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Béla BARTÓK (1881-1945)
Piano Concertos: no.1, Sz.83 [25:20]; no.2 in G, Sz.95 [30:56]; no.3 in E, Sz.119 [24:30]
Geza Anda (piano)
Berlin Radio Symphony Orchestra/Ferenc Fricsay
rec. Jesus Christus-Kirche, Berlin, 17 October 1960 (1), 10 September 1959 (2; 3)
PRISTINE AUDIO PASC 388 [78:46]

These recordings by Anda and Fricsay seem to have been the first ‘modern’ ones of the Bartók piano concertos - nearly fifteen years after the composer’s death. That is hard to get your head around today, when Bartók’s reputation as one of the major figures of the 20th century is totally secure. Back then, he was seen as an unremittingly ‘tough’ composer, many music-lovers lining him up alongside the Second Viennese School in terms of inaccessibility.
 
Nowadays, we see him, perhaps, as the essential link between those rigorously serial composers and other, more approachable figures, such as Stravinsky, Shostakovich and Martinů; and these concertos demonstrate that perfectly. All three have their gritty, uncompromising side yet they are packed full of wonderful invention, rhythmic, melodic and harmonic, as well as taking a fresh approach to the relationship between soloist and tutti.
 
The Third Concerto is, at least on the surface, the most straightforward. Certainly the harmonic language has been toned down in terms of its use of extreme dissonance, a trend you can see in the other works of this late, American period of Bartók’s career. He died without finishing the work; however, it’s not like the Viola Concerto, for which he left only sketches, for the Third was complete except for the last few bars, which have been convincingly added by Tibor Serly. Though the outer movements are airy and entertaining, the very beautiful Adagio religioso is full of pain and a sense of aching nostalgia.
 
The first two concertos are much more radical. Both inhabit the uncompromising world of 1920s modernism, and one notes that the First Concerto was composed just after the ballet The Miraculous Mandarin, which had caused a ‘scandal’ nearly as great as that of The Rite of Spring. In this First Concerto, the composer specifically asks that the percussion (including timpani) are placed at the front of the orchestra, close to the soloist. The work’s emphasis on wind and percussion sonorities, rather than those of strings, is shared by the Second Concerto, in which the strings don’t play at all in the first movement.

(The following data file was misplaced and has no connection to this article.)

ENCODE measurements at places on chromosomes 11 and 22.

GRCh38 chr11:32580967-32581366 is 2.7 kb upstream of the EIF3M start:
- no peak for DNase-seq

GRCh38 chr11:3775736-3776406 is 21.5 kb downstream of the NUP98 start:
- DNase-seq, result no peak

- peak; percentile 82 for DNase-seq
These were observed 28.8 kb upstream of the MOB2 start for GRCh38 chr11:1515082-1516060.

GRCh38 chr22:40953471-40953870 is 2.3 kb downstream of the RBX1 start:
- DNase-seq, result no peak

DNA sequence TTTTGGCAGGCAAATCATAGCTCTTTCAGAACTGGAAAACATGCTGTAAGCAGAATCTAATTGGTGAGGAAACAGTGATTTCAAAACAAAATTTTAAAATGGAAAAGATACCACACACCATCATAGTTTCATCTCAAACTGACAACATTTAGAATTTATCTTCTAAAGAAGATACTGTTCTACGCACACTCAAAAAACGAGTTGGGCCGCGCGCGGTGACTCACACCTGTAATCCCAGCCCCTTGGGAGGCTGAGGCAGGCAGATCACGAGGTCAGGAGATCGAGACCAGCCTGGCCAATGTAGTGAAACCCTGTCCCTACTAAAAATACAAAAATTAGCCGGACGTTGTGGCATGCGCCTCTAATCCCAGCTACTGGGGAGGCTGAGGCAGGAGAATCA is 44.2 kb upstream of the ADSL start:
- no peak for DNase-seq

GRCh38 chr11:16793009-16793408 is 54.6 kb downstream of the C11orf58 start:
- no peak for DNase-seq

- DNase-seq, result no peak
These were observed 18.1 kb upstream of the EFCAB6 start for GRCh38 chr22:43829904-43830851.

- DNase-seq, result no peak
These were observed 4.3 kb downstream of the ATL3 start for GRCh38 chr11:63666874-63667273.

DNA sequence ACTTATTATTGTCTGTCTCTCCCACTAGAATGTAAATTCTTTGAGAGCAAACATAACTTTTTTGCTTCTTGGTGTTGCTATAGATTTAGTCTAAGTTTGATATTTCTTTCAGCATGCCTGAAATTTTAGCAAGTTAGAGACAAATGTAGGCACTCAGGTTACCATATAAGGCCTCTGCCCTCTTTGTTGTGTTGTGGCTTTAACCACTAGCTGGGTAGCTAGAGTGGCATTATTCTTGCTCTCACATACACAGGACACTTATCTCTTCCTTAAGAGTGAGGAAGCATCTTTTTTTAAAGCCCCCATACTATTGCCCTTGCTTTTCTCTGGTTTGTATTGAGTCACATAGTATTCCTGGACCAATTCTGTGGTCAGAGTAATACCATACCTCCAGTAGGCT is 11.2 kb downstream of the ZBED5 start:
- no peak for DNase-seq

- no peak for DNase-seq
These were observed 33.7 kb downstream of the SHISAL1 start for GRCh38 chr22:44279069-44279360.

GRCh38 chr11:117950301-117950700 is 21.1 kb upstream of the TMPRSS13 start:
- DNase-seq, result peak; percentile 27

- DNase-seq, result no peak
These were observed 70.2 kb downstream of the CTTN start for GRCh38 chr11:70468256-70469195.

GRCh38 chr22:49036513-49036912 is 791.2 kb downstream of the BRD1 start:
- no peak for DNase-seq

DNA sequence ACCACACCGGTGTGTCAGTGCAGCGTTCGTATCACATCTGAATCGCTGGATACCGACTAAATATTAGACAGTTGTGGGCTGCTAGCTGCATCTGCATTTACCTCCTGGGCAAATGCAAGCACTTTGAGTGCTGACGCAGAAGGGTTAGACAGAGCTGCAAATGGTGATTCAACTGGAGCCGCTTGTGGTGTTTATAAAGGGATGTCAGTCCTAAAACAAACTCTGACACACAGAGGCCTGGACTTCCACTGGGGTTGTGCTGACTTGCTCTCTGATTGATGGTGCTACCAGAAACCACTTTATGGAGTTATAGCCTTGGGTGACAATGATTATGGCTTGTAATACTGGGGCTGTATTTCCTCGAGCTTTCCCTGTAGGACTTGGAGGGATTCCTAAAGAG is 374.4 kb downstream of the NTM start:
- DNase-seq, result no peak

What of these recordings? The actual sound quality - despite re-mastering (see below) - remains somewhat harsh, even garish at times: try the opening of the second concerto, tr. 4. Certainly more recent recordings - Pollini on DG is possibly the prime example - are able to exploit more fully the wonderfully atmospheric scoring in the slow movements of the second and third concertos. This cannot devalue Anda’s sense of total authority; he simply has the exact right approach, austere yet passionate, glitteringly brilliant yet never superficially ‘flashy’. He is ably partnered by Fricsay. Together they produce a stupendously thrilling account of the final Allegro molto of the second concerto, a roller-coaster ride of bracing wildness. There are one or two mildly scrappy moments. One example can be found at the beginning of the finale of the Third, where Anda’s speed off the mark seems to take Fricsay and his players slightly by surprise. That almost adds to the sense of impetuosity that pervades these wonderful recorded performances. In the slow movement of the Third the impassioned playing of Anda and the BRSO strings completely transcends the sometimes ungrateful recorded sound.
 
These recordings had been available on DG until fairly recently, and were widely admired. The present issue has been re-mastered by Andrew Rose, who has used various techniques to enhance the acoustic ‘ambience’, to eliminate wow and flutter, and improve one poor edit. He seems to have done a fine job, making this a most desirable possession for admirers of these great masterpieces of twentieth century music.
 
Gwyn Parry-Jones 
 

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